We fail in our vow of obedience when we pull back where we are most needed in mission/ministry or whenever we are attached in what we are used to doing and cannot change and move to newer missions/ministry. Thus we are not free to obey.
The vow of poverty is not so much that we cannot possess material goods, but the vow of poverty is the freedom to listen to the poor and give ourselves to them. When we take the vow of poverty, we listen to the needs of those in need and avail ourselves to those needs.
We fail in our vow of poverty when we are so attached to what we have and pull back from the giving of my resources to help others. It is also when we start to hoard stuff, and not only things but also time and energy for ourselves. It happens also when we are not good in the stewardship of resources entrusted to us. The failure of the vow of poverty shows the lack of trust that God will provide for our ministry and need.
Fr Alvin Ng Sze Syn, SJ, teacher at St Joseph’s Private Secondary School, Kuching and Director of Kuching Archdiocesan Migrant Ministry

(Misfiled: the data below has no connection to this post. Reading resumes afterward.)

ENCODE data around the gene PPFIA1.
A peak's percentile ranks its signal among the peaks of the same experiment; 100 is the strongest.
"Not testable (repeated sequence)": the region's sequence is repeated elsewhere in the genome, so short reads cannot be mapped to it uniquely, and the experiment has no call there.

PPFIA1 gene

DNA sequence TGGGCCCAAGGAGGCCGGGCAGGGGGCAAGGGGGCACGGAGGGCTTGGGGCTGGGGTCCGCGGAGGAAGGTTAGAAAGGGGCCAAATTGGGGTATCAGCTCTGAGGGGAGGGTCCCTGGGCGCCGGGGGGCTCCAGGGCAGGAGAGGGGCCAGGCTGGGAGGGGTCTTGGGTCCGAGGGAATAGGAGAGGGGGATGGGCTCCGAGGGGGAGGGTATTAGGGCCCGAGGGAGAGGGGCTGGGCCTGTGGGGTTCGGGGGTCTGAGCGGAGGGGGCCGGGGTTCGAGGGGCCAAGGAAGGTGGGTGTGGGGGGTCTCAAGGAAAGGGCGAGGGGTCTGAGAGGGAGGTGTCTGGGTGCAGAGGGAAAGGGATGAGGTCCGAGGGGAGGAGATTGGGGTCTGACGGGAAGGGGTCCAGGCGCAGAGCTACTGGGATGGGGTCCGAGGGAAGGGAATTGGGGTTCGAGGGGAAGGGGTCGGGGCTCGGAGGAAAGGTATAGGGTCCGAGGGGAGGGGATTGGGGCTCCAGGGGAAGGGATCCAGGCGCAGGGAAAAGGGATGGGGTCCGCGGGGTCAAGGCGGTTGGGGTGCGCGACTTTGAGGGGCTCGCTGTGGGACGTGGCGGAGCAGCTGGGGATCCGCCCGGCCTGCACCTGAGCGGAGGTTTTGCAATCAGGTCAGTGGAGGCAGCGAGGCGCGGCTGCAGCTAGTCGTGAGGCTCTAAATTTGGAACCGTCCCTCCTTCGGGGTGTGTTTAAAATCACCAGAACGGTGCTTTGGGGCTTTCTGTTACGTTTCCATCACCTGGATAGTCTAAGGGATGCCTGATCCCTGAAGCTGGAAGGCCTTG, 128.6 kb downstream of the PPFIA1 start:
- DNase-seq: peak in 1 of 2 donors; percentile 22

Until we are fully professed, our vows are called "simple" and "perpetual" precisely because that is what they are. Rather than promises that limit one's freedom, I strive to see the evangelical counsels as affirmations that set a person truly free. It is the freedom to be missioned anywhere (vow of obedience), freedom to love (yes, love!) everyone I meet with the love of Christ (vow of chastity) and the freedom to trust fully in God to provide for all my material needs (vow of poverty, which indeed God has, time and time again). I will be the first to admit that I struggle many times to keep them but this struggle is really a struggle against my own self-centredness. The vows are there to help me get out of myself and get into the world - it is all about mission. And I don't believe that the vows are professed only once or twice in one's life; rather I believe that vows are professed every day when at the start of each new day, I tell God that "today Lord, I still want to be obedient, chaste and poor for your greater glory" echoing Mary's words at the Annunciation and Jesus' words at Gethsamane - "Not my will Lord, but yours be done." It's all about surrendering and therein lies true freedom!